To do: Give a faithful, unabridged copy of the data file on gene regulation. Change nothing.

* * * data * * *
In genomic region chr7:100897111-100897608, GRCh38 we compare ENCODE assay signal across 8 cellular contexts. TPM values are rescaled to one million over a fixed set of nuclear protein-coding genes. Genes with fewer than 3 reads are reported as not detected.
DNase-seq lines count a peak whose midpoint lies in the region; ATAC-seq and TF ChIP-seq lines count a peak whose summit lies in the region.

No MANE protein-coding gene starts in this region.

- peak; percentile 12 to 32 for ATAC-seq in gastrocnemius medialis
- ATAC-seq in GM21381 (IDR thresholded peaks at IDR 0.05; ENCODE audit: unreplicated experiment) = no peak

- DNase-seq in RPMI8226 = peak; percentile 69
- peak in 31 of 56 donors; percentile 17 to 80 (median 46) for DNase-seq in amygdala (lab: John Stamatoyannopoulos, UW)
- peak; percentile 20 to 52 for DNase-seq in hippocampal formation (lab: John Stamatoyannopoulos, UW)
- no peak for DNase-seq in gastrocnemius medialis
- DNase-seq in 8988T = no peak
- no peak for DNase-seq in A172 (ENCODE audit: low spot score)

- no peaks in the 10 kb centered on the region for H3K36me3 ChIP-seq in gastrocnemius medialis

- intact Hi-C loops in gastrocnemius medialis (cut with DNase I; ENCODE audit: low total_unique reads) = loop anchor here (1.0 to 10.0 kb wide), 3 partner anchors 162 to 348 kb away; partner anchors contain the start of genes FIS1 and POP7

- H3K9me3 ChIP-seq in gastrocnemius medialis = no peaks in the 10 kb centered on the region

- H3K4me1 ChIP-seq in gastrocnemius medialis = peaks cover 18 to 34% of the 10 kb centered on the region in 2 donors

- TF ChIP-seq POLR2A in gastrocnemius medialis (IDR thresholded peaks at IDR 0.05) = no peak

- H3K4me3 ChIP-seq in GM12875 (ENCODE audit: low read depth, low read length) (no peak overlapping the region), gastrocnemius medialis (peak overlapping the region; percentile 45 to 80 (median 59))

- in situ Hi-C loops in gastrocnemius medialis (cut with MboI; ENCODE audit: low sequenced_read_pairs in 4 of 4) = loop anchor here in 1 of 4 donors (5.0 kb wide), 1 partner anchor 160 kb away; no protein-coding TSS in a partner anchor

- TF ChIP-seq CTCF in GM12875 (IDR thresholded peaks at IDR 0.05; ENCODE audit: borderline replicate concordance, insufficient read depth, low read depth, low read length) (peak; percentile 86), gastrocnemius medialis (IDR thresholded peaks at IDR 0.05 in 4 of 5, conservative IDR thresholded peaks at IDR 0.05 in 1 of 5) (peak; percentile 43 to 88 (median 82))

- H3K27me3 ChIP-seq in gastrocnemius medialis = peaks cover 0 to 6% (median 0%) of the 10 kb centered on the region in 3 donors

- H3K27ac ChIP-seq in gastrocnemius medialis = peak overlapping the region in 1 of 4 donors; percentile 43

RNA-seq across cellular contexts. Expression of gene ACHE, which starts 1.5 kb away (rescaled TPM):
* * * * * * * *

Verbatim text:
In genomic region chr7:100897111-100897608, GRCh38 we compare ENCODE assay signal across 8 cellular contexts. TPM values are rescaled to one million over a fixed set of nuclear protein-coding genes. Genes with fewer than 3 reads are reported as not detected.
DNase-seq lines count a peak whose midpoint lies in the region; ATAC-seq and TF ChIP-seq lines count a peak whose summit lies in the region.

No MANE protein-coding gene starts in this region.

- peak; percentile 12 to 32 for ATAC-seq in gastrocnemius medialis
- ATAC-seq in GM21381 (IDR thresholded peaks at IDR 0.05; ENCODE audit: unreplicated experiment) = no peak

- DNase-seq in RPMI8226 = peak; percentile 69
- peak in 31 of 56 donors; percentile 17 to 80 (median 46) for DNase-seq in amygdala (lab: John Stamatoyannopoulos, UW)
- peak; percentile 20 to 52 for DNase-seq in hippocampal formation (lab: John Stamatoyannopoulos, UW)
- no peak for DNase-seq in gastrocnemius medialis
- DNase-seq in 8988T = no peak
- no peak for DNase-seq in A172 (ENCODE audit: low spot score)

- no peaks in the 10 kb centered on the region for H3K36me3 ChIP-seq in gastrocnemius medialis

- intact Hi-C loops in gastrocnemius medialis (cut with DNase I; ENCODE audit: low total_unique reads) = loop anchor here (1.0 to 10.0 kb wide), 3 partner anchors 162 to 348 kb away; partner anchors contain the start of genes FIS1 and POP7

- H3K9me3 ChIP-seq in gastrocnemius medialis = no peaks in the 10 kb centered on the region

- H3K4me1 ChIP-seq in gastrocnemius medialis = peaks cover 18 to 34% of the 10 kb centered on the region in 2 donors

- TF ChIP-seq POLR2A in gastrocnemius medialis (IDR thresholded peaks at IDR 0.05) = no peak

- H3K4me3 ChIP-seq in GM12875 (ENCODE audit: low read depth, low read length) (no peak overlapping the region), gastrocnemius medialis (peak overlapping the region; percentile 45 to 80 (median 59))

- in situ Hi-C loops in gastrocnemius medialis (cut with MboI; ENCODE audit: low sequenced_read_pairs in 4 of 4) = loop anchor here in 1 of 4 donors (5.0 kb wide), 1 partner anchor 160 kb away; no protein-coding TSS in a partner anchor

- TF ChIP-seq CTCF in GM12875 (IDR thresholded peaks at IDR 0.05; ENCODE audit: borderline replicate concordance, insufficient read depth, low read depth, low read length) (peak; percentile 86), gastrocnemius medialis (IDR thresholded peaks at IDR 0.05 in 4 of 5, conservative IDR thresholded peaks at IDR 0.05 in 1 of 5) (peak; percentile 43 to 88 (median 82))

- H3K27me3 ChIP-seq in gastrocnemius medialis = peaks cover 0 to 6% (median 0%) of the 10 kb centered on the region in 3 donors

- H3K27ac ChIP-seq in gastrocnemius medialis = peak overlapping the region in 1 of 4 donors; percentile 43

RNA-seq across cellular contexts. Expression of gene ACHE, which starts 1.5 kb away (rescaled TPM):